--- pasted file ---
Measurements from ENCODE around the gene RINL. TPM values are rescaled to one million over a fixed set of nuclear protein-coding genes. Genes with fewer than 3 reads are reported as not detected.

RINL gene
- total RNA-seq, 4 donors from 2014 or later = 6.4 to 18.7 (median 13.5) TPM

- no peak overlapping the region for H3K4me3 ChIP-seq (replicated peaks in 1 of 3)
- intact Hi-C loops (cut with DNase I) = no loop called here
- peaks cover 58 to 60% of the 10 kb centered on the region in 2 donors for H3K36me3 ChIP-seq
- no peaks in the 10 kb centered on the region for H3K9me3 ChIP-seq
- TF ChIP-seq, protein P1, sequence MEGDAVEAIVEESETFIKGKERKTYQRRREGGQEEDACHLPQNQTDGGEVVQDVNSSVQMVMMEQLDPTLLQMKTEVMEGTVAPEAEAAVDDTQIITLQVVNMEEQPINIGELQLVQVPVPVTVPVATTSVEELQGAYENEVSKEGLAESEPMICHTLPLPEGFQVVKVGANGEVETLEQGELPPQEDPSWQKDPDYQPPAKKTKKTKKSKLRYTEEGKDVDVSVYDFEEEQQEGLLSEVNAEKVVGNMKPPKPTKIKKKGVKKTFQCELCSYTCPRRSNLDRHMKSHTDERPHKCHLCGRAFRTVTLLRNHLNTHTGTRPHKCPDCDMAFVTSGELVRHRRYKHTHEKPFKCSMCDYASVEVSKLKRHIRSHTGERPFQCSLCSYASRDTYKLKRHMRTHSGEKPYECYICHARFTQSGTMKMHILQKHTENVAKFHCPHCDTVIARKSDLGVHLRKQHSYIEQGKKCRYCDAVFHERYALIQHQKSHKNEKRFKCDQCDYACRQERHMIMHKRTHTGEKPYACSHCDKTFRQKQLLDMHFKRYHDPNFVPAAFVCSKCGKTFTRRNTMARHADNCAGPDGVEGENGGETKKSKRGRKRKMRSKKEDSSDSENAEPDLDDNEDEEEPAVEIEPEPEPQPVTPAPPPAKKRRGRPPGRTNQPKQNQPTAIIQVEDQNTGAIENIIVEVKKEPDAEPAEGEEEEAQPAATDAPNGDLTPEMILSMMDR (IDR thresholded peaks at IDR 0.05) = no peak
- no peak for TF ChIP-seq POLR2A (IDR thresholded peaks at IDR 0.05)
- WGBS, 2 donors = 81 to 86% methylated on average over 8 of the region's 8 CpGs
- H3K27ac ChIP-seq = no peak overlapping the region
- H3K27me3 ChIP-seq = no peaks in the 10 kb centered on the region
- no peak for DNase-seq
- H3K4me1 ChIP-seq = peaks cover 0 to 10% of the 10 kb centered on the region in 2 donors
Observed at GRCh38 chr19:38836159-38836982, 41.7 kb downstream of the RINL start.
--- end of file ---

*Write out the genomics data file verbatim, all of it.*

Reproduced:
Measurements from ENCODE around the gene RINL. TPM values are rescaled to one million over a fixed set of nuclear protein-coding genes. Genes with fewer than 3 reads are reported as not detected.

RINL gene
- total RNA-seq, 4 donors from 2014 or later = 6.4 to 18.7 (median 13.5) TPM

- no peak overlapping the region for H3K4me3 ChIP-seq (replicated peaks in 1 of 3)
- intact Hi-C loops (cut with DNase I) = no loop called here
- peaks cover 58 to 60% of the 10 kb centered on the region in 2 donors for H3K36me3 ChIP-seq
- no peaks in the 10 kb centered on the region for H3K9me3 ChIP-seq
- TF ChIP-seq, protein P1, sequence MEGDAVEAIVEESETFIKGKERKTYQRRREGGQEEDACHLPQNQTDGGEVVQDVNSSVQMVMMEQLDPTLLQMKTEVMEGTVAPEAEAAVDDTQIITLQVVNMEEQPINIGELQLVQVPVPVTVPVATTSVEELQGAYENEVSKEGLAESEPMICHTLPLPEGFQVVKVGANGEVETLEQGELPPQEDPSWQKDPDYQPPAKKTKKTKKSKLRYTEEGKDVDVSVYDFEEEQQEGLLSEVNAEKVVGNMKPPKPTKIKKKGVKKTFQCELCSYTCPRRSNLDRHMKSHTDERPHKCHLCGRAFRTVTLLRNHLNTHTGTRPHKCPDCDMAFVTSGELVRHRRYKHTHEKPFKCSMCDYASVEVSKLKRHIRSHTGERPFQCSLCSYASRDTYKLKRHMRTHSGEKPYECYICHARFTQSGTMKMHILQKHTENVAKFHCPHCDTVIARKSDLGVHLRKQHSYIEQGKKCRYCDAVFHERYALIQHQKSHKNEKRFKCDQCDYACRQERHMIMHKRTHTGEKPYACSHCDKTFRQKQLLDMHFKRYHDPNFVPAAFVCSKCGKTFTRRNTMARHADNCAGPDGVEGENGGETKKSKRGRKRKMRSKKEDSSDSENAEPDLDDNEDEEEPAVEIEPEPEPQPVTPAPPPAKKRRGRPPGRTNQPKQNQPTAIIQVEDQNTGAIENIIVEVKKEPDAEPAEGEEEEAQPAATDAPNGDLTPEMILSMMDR (IDR thresholded peaks at IDR 0.05) = no peak
- no peak for TF ChIP-seq POLR2A (IDR thresholded peaks at IDR 0.05)
- WGBS, 2 donors = 81 to 86% methylated on average over 8 of the region's 8 CpGs
- H3K27ac ChIP-seq = no peak overlapping the region
- H3K27me3 ChIP-seq = no peaks in the 10 kb centered on the region
- no peak for DNase-seq
- H3K4me1 ChIP-seq = peaks cover 0 to 10% of the 10 kb centered on the region in 2 donors
Observed at GRCh38 chr19:38836159-38836982, 41.7 kb downstream of the RINL start.